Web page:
COLUMBUS, OH — Situated in the Ohio Valley, Rickenbacker International Airport (LCK) is within a ten-hour truck drive to more than 50 percent of the U.S. and Canadian population and some 61 percent of the U.S. manufacturing capacity.
The airport’s location has made it an attractive place to do business for many importers, exporters, and logistics providers. Key companies with established warehouses and distribution centers in the area include Abercrombie & Fitch, Bath & Body Works, Eddie Bauer, Gap, Limited Brands, Rolls-Royce, Target, Whirlpool, and Xerox, just to name a few.
Area logistics providers include Atlas Air, DHL, FedEx, Forward Air Corporation, and UPS.
The airport is also located adjacent to two major national rail lines that ship goods from the East Coast to the Midwest, where they are then distributed throughout middle-America.
Already a cargo-dedicated airport, the idea is to position Rickenbacker as a mutlimodal logistics hub by collaboriating with its base of air, road, and rail transport companies — supported by a mix of freight forwarders, consolidators, Customs brokers, and third-party logistics providers — and transforming the airport into an international logistics center aimed at enhancing economic growth for the region. Along the way, the airport will become something it has never been — self-sustaining.
Remarks Elaine Roberts, Columbus Regional Airport Authority president and CEO, “The projection is that we will have more than 100 million square feet of distribution space, coupled with our location, a rail-truck intermodal terminal, the cargo airport … we will have a true inland port that will help spin off more and more of this growth and development.”
Seizing an opportunity
When Roberts came here in 2000, the Columbus Airport Authority did not have responsibility for operating LCK. Within six months of her arrival, the suggestion was made to look at a merger study for the two port authorities; Rickenbacker was operated by its own airport authority.
“We took over Rickenbacker in 2003,” relates Roberts. “The challenge with the authority merger for anybody operating Rickenbacker was, how do you make it self-sufficient?” The airport had been heavily subsidized by the county, says Roberts.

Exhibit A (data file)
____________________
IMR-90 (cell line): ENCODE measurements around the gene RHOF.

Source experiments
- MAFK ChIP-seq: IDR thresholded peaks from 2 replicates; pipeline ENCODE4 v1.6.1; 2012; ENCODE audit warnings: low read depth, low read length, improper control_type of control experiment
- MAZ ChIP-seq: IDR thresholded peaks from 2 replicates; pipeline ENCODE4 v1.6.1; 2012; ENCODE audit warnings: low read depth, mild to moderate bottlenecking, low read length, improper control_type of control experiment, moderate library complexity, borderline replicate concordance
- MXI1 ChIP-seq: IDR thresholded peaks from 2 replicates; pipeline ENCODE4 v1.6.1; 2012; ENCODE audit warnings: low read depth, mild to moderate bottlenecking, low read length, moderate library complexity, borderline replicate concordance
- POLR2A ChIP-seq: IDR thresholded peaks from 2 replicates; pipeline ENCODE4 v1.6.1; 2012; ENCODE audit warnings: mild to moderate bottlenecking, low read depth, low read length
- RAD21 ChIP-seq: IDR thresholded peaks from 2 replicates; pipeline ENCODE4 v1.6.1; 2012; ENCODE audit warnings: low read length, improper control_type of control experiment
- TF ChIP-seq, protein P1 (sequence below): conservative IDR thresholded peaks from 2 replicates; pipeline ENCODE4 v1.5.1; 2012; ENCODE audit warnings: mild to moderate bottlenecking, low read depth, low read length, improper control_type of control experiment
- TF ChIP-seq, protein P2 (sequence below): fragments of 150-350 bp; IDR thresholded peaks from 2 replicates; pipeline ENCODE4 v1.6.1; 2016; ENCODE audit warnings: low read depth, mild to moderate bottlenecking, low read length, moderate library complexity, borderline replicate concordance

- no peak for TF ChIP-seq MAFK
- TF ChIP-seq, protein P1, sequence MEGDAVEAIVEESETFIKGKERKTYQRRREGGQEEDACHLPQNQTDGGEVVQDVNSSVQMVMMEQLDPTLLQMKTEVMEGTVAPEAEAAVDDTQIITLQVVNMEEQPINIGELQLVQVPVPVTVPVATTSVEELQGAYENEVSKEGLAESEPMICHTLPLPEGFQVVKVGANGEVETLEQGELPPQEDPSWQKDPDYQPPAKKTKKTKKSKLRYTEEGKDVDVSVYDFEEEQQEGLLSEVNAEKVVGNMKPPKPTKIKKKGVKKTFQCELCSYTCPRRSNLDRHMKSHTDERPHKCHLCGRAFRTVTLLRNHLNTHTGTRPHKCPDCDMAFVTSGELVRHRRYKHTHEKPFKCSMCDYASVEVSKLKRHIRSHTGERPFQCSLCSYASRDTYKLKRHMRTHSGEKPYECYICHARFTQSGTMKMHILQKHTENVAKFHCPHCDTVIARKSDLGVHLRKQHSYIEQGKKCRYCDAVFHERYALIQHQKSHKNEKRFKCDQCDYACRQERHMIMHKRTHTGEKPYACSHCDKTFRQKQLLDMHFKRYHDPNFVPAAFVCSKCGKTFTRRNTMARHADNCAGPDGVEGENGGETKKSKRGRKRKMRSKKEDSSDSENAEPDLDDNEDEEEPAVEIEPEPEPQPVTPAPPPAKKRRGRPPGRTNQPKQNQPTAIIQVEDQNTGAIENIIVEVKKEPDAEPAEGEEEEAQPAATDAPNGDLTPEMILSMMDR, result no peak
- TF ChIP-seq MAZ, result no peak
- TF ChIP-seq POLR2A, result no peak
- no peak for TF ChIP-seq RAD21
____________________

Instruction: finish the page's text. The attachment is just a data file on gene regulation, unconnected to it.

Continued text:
The county was losing some $5 million per year on LCK. When the merger study was done, the conclusion was that without merging, LCK would cost the county some $56 million for ten more years. With the merger, that loss would be cut down to about $43 million, with the assumption that there will be a strategy put in place to eliminate any further loss.
“The county pays us $4.3 million per year … we’ve paid off all of the debt and lowered the operating deficit to about $250,000 per year,” comments Roberts. “The biggest challenge in the future will continue to be capital ... you’ve got old military facilities and two huge runways.
“Rickenbacker will never break even on just cargo activity because FedEx, UPS, DHL … those guys all have their own hubs, and they are shrinking their hub networks. So we are more of a regional spoke into those major hubs; FedEx is our biggest at some 75 percent of our cargo activity.”
Developing a strategy
Benefits of Rickenbacker include more than 200,000 square feet of cargo facility space, 130 acres of uncongested cargo ramp, two parallel 12,000-foot runways, onsite U.S. CBP, and the regional hubs of FedEx Air, FedEx Ground, and UPS. Major rail providers, Norfolk Southern and CSX, connect to all major East and West Coast ports. LCK is also home to the national road feeder hubs of major trucking companies such as CEVA Ground, Town Air Frieght, and Team Worldwide.
“The first thing we had to do after the merger was figure out how we were going to turn this thing around,” relates Roberts.
“Our best approach for making Rickenbacker self-sufficient is to do some non-traditional development ... so we partnered with the railroad to build a rail-truck intermodal terminal on airport property — that along with the runways and highway access is going to make this a really attractive place for development.
“The railroad needs more intermodal capacity here in Columbus because the demand is there for it. More importantly, we wanted to be a part of a bigger project called the Heartland Corridor.”
The Heartland Corridor
Instead of having to bring goods from off ships at Norfolk up through Pennsylvania and across northern Ohio, by creating the Heartland Corridor, the railroad can take a couple days off the shipping time, says Roberts.